Skip to Content

Is nesting a good child custody arrangement for your divorce?


One custody option that is becoming more popular in Texas is nesting. Nesting allows your kids to continue living in the marital home while you and your former partner take turns living there. Instead of shuffling your children back and forth to two different homes, they can remain in one. You may be wondering if this type of arrangement can work for your situation. It is beneficial for some families who want to minimize their kids’ exposure to the number of changes that occur during their divorces. However, it is not ideal for all child custody arrangements.

Here are some things for you to consider about nesting.

It works best for co-parenting situations

If you plan to fight your ex-spouse for primary custody of your kids, nesting may not be a good fit for your family. Successful nesting requires you and the other parent to alternate between living in the marital home and a separate home. When the other parent is living at home with the kids, you are not. Essentially, you and your former spouse are taking turns parenting and living at home with your kids.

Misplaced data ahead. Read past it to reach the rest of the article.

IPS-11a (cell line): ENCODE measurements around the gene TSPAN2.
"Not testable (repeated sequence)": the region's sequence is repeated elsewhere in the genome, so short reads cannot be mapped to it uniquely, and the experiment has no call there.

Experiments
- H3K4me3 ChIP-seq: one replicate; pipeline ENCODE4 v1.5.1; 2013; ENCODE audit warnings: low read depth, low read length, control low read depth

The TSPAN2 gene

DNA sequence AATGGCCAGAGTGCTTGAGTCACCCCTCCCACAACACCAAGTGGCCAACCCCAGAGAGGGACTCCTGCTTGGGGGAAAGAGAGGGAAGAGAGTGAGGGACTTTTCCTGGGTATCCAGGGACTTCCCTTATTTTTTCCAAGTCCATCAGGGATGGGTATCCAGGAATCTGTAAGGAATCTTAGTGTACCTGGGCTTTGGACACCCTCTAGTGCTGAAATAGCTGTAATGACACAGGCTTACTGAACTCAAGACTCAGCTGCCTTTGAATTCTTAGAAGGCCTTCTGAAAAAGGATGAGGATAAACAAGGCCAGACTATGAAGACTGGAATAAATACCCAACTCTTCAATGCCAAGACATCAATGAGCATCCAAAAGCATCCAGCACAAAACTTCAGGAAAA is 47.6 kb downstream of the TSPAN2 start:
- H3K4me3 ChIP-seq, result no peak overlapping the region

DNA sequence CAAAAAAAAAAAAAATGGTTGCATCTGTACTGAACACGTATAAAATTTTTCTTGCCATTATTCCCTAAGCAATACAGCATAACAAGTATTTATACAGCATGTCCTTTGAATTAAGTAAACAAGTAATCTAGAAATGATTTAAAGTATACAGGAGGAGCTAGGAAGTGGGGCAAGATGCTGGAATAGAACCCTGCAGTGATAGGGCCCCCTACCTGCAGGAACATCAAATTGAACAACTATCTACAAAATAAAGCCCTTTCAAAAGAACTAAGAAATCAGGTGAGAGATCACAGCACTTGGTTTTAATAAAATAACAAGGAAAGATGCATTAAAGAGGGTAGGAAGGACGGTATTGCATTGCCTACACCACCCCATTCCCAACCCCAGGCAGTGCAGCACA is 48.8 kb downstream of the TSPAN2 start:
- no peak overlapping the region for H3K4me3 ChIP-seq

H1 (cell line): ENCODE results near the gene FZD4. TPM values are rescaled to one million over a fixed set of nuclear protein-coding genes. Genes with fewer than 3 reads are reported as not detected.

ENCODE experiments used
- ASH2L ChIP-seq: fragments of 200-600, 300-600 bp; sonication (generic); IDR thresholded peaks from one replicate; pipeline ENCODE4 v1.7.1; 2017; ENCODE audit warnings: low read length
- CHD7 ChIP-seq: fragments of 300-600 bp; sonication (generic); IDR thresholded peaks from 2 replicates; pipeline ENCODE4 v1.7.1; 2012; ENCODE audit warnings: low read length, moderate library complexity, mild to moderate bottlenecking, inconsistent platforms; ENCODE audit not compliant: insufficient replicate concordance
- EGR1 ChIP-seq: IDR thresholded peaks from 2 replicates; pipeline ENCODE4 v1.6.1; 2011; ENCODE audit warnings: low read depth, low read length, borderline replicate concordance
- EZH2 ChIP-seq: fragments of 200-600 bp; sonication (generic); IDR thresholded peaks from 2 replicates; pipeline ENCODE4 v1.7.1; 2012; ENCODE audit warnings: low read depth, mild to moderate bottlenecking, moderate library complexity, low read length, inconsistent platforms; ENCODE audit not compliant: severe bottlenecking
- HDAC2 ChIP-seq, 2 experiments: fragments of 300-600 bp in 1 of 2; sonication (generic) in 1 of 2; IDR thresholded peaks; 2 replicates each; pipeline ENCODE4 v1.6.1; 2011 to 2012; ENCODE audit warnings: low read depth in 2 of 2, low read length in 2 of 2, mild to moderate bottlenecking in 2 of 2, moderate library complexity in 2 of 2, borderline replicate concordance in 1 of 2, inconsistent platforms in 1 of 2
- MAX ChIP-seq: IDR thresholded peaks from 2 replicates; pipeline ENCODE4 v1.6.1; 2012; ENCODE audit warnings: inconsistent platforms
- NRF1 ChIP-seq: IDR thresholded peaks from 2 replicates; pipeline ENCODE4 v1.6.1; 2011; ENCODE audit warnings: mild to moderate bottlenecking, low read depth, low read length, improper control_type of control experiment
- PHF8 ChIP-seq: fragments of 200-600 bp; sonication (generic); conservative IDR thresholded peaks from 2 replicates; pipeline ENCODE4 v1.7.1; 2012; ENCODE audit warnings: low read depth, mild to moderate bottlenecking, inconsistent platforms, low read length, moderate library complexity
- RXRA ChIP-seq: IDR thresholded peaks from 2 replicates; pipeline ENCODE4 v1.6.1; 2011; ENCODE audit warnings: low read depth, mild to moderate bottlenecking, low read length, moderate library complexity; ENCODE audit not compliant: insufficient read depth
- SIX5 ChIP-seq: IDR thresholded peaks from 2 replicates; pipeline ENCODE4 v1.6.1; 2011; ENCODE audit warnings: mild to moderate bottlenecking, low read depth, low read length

It requires sacrifice and commitment

If you and your children’s other parent are not willing to set aside personal feelings so you can communicate and work together, then you may need to consider other living arrangements until your divorce is finalized. You and your former partner should have processes in place for handling conflicts, and be willing to put your kids’ needs and interests first. There should also be respect for each other’s boundaries.

It requires a commingling of finances 

If you and your partner shared finances during your marriage, nesting might provide you with extra time to sort things out. Even though you no longer want to remain in the marriage, nesting can provide you with the additional time you need to get your post-divorce finances, living arrangements and other affairs in order.

Keep in mind that even if your spouse agrees to a nesting arrangement, the courts have the final say. A judge will examine your circumstances and finances. He or she may also consider your children’s preferences. Ultimately, the courts will determine custody according to your children’s best interests.